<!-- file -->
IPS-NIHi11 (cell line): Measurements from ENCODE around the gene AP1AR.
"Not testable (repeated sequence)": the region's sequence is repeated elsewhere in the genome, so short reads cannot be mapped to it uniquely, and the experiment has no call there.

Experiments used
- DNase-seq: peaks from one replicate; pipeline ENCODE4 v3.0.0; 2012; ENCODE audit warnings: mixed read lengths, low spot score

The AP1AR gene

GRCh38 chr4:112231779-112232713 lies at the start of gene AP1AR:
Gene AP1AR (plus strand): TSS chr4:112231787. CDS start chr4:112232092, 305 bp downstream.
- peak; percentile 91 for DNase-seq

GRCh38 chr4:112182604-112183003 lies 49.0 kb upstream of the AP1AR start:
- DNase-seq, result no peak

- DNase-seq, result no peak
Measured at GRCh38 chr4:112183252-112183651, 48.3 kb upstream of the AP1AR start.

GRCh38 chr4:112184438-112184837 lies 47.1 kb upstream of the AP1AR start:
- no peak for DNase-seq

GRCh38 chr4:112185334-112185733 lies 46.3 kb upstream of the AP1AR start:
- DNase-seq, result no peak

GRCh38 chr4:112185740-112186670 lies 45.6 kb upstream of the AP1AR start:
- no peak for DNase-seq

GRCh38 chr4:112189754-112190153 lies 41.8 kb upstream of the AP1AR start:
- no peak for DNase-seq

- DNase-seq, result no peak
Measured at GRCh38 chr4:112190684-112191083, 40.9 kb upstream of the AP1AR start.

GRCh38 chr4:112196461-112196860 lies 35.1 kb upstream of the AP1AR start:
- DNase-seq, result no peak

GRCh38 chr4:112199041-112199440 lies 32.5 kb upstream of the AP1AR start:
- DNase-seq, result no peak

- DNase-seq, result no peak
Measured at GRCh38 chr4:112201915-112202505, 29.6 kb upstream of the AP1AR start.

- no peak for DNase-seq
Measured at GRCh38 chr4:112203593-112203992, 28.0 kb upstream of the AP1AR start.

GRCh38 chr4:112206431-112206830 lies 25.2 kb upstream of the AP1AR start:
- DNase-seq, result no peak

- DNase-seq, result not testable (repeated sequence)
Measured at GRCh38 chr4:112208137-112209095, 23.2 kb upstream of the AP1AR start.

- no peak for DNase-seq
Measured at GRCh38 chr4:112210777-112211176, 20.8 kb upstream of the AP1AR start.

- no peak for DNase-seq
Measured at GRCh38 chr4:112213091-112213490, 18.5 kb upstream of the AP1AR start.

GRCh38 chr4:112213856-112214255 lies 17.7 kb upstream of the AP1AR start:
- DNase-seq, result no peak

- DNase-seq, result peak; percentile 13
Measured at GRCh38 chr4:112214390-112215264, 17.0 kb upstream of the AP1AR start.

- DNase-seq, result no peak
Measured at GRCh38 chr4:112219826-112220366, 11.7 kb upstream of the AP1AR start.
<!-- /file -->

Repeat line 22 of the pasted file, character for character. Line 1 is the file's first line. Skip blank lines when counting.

Measured at GRCh38 chr4:112190684-112191083, 40.9 kb upstream of the AP1AR start.